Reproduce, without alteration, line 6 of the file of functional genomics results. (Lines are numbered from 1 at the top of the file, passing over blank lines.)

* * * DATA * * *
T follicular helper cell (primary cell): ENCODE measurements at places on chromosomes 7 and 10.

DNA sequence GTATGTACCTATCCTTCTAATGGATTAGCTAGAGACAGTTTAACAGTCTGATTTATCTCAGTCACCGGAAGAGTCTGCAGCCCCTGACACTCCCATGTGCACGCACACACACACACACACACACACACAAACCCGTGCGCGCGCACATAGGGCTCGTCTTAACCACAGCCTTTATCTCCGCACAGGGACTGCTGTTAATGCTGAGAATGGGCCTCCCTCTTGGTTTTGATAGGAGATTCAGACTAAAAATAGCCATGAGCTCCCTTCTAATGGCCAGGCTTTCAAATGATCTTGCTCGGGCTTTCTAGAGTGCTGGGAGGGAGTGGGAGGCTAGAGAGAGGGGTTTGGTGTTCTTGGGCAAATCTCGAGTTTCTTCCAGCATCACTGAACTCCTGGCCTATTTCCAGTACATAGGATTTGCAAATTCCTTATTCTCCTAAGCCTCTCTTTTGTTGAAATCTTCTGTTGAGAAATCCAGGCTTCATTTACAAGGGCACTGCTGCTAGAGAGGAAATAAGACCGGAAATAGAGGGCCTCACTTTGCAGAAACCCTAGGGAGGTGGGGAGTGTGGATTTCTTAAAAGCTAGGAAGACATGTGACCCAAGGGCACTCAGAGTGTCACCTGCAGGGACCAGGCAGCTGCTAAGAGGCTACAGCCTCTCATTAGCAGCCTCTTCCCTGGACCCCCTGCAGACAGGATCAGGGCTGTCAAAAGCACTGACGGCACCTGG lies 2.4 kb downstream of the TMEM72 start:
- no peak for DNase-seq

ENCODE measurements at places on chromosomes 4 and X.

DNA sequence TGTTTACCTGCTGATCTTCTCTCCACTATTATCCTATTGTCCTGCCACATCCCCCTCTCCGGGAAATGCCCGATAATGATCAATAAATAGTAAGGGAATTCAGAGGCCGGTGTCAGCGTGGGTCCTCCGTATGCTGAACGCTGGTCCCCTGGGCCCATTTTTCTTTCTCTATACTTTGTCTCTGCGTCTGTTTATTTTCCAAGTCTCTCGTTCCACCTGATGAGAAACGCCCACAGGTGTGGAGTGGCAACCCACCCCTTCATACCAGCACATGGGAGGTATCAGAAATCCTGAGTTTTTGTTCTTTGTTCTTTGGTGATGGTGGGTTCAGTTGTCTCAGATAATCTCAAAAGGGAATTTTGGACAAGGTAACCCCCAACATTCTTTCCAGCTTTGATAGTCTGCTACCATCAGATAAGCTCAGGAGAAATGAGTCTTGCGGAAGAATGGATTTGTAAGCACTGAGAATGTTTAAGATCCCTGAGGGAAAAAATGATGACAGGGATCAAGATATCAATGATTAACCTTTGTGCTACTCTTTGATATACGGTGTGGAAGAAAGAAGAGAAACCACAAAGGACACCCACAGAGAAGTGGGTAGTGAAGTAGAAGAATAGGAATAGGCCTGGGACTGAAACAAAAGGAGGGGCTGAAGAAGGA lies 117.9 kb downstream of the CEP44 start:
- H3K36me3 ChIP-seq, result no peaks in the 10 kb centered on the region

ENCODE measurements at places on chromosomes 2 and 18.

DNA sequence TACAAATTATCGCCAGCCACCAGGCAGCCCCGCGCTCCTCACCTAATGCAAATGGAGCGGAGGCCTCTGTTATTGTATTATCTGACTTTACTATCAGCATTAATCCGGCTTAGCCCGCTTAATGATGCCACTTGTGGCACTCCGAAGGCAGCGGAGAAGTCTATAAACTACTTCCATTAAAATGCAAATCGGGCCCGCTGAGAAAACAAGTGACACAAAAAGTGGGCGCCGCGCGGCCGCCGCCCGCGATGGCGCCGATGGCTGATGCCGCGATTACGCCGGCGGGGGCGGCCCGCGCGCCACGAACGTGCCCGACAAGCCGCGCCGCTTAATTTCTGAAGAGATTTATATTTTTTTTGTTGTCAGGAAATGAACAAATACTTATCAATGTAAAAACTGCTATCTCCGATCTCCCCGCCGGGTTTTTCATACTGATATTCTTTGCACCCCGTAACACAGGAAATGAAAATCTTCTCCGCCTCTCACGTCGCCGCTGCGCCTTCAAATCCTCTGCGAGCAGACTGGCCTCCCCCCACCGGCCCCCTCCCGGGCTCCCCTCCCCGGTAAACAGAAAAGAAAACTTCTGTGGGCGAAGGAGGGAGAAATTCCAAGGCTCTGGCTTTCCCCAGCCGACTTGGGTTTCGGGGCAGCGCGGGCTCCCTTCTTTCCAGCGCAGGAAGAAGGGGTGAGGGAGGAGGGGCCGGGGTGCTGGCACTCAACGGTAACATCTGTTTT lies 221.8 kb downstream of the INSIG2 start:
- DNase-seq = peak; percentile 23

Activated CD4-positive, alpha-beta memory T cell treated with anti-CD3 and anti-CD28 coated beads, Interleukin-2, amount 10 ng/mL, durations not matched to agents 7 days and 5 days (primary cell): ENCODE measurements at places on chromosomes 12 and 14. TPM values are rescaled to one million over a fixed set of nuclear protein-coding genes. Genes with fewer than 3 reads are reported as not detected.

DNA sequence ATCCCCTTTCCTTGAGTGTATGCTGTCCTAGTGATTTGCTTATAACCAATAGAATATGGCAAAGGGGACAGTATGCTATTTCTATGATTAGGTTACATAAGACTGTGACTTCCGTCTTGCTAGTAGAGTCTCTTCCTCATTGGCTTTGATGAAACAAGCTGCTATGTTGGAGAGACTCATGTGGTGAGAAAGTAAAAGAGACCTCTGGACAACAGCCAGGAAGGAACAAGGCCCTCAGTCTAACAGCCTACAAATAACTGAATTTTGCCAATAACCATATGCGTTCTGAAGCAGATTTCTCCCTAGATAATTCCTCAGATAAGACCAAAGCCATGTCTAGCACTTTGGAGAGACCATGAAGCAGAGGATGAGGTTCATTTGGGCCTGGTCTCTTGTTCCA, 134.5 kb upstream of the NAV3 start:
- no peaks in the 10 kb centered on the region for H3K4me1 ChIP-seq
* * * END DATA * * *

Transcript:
- H3K36me3 ChIP-seq, result no peaks in the 10 kb centered on the region